The age-dependent patterns of infection prevalence are generally similar among the major helminth species, exhibiting a rise in childhood to a relatively stable asymptote in adulthood (figure 24.1). Maximum prevalence of A. lumbricoides and T. trichiura is usually attained before five years of age, and the maximum prevalence of hookworm and schistosome infections is usually attained in adolescence or in early adulthood. The nonlinear relationship between prevalence and intensity has the consequence that the observed age-prevalence profiles provide little indication of the underlying profiles of age intensity (age in relation to worm burden). Because intensity is linked to morbidity, the age-intensity profiles provide a clearer understanding of which populations are vulnerable to the different helminths (figure 24.1). For A. lumbricoides and T. trichiura infections, the age-intensity profiles are typically convex in form, with the highest intensities in children 5 to 15 years of age (Bundy 1995). For schistosomiasis, a convex pattern is also observed, with a similar peak but with a plateau in adolescents and young adults 15 to 29 years of age (Kabatereine and others 1999). In contrast, the age-intensity profile for hookworm exhibits considerable variation, although intensity typically increases with age until adulthood and then plateaus (Brooker, Bethony, and Hotez 2004). In East Asia it is also common to find the highest intensities among the elderly. However, more generally, children and young adults are at higher risk of both harboring higher levels of infection (thus greater levels of morbidity) and becoming reinfected more quickly. Both may occur at vital stages in a child's intellectual and physical development.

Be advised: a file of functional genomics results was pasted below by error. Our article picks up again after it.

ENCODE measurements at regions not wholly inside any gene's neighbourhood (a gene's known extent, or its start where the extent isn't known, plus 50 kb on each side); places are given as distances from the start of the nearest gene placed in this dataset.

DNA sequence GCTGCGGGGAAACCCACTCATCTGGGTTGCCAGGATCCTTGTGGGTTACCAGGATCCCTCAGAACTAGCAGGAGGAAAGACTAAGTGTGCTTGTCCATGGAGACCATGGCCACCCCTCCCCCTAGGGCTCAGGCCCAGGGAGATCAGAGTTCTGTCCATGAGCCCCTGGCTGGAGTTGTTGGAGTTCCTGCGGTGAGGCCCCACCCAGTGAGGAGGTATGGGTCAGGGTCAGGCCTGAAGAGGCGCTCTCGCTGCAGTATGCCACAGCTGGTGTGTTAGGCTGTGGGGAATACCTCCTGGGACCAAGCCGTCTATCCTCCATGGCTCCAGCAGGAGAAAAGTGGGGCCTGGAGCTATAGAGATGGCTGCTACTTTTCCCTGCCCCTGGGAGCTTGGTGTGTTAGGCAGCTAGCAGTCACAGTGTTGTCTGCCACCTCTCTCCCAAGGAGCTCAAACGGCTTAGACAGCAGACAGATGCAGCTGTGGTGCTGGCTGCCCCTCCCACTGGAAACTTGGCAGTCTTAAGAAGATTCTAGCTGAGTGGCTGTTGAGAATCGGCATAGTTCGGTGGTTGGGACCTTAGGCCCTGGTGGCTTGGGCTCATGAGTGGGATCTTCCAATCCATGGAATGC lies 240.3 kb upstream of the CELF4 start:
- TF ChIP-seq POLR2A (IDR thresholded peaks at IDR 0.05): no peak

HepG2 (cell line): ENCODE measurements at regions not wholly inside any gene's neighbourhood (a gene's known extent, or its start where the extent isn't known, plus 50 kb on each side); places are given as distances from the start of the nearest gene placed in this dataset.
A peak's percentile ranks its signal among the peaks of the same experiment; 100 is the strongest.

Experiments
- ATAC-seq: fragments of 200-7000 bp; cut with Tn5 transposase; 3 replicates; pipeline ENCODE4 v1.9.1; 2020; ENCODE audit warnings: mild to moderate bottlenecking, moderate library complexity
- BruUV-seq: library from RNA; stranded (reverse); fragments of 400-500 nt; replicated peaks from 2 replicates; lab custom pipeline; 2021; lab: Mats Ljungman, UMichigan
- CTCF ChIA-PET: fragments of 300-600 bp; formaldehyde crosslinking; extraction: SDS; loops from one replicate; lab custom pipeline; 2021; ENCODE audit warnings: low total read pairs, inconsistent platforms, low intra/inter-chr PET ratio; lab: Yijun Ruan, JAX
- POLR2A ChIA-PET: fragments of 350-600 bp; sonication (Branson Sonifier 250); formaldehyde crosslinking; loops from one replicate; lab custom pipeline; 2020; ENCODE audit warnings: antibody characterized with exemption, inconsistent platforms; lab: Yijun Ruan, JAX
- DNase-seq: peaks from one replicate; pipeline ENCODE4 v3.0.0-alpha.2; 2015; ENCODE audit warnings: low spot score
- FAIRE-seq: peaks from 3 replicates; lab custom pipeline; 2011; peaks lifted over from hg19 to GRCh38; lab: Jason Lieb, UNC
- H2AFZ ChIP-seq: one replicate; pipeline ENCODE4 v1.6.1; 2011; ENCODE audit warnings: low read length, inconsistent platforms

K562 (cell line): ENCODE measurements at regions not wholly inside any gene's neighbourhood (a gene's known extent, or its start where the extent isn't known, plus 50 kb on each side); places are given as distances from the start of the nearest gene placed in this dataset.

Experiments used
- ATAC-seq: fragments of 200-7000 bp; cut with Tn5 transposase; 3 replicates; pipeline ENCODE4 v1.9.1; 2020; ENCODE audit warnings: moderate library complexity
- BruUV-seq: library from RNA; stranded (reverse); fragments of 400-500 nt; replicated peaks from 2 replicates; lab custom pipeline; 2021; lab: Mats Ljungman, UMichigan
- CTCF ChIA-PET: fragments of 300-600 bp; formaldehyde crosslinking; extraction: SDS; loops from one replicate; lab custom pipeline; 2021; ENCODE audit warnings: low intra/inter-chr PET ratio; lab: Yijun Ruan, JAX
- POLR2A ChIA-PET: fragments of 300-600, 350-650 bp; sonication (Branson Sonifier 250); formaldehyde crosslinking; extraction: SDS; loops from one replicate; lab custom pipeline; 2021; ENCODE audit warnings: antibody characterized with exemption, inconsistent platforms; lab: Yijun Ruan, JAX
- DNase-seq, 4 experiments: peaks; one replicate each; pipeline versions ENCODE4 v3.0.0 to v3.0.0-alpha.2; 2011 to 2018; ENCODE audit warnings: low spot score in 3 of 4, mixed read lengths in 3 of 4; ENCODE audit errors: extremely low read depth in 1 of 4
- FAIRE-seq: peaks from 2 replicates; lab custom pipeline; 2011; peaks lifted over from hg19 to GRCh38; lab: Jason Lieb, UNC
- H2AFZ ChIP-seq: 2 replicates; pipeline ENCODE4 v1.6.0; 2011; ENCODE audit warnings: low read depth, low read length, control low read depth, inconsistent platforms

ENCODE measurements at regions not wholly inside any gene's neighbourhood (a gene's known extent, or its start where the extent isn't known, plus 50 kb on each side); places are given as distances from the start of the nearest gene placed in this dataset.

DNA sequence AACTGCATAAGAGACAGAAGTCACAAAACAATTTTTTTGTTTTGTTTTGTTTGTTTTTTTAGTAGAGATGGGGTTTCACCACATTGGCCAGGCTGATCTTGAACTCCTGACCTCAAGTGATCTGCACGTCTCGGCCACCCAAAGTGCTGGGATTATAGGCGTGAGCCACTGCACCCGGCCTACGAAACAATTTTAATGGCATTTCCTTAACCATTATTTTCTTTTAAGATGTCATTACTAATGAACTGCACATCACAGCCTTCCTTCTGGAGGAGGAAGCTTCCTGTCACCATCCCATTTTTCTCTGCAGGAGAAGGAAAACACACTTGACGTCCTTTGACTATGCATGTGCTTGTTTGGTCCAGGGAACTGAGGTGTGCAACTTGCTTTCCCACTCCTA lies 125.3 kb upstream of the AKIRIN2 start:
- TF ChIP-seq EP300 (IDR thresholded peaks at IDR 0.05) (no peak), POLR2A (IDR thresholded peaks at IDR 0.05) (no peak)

Both host-specific and environmental factors have been identified that may affect the risk of acquiring or harboring heavy-intensity helminth infections.
No genes that control for human helminth infection have yet been identified. However, recent genome scans have identified a locus possibly responsible for controlling S. mansoni infection intensity on chromosome 5q31-33 and loci controlling A. lumbricoides intensity on chromosomes 1 and 13. There is also evidence for genetic control of pathology attributable to S. mansoni, with linkage reported to a region containing the gene for the interferon gamma receptor 1 subunit (Quinnell 2003).
Behavior, Household Clustering, and Occupation
Specific occupations, household clustering, and behaviors influence the prevalence and intensity of helminth infections (Bethony and others 2001), particularly for hookworm, in which the highest intensities occur among adults (Brooker, Bethony, and Hotez 2004). Engagement in agricultural pursuits, for example, remains a common denominator for hookworm infection. Behavioral and occupational factors, through their effect on water contact, interact with environmental factors to produce variation in the epidemiology of schistosomiasis.
Poverty, Sanitation, and Urbanization
STH and schistosomiasis depend for transmission on environments contaminated with egg-carrying feces. Consequently, helminths are intimately associated with poverty, poor sanitation, and lack of clean water. The provision of safe water and improved sanitation are essential for the control of helminth infection. Although the STH and schistosome infections are neglected diseases that occur predominantly in rural areas, the social and environmental conditions in many unplanned slums and squatter settlements of developing countries are ideal for the persistence of A. lumbricoides (Crompton and Savioli 1993). Schistosomiasis transmission can also occur in urban areas.
Climate, Water, and Season
Adequate warmth and moisture are key features for each of the STHs. Wetter areas exhibit increased transmission, and in some endemic areas, both STH and schistosome infections exhibit marked seasonality (Brooker and Michael 2000). Recent use of geographical information systems and remote sensing has identified the distributional limits of STH and schistosomes on the basis of temperature and rainfall patterns (Brooker and Michael 2000). For schistosomiasis, specific snail intermediate hosts prefer certain types of aquatic environments. Construction of dams is known to extend the range of snail habitats, thereby promoting the reemergence of schistosomiasis.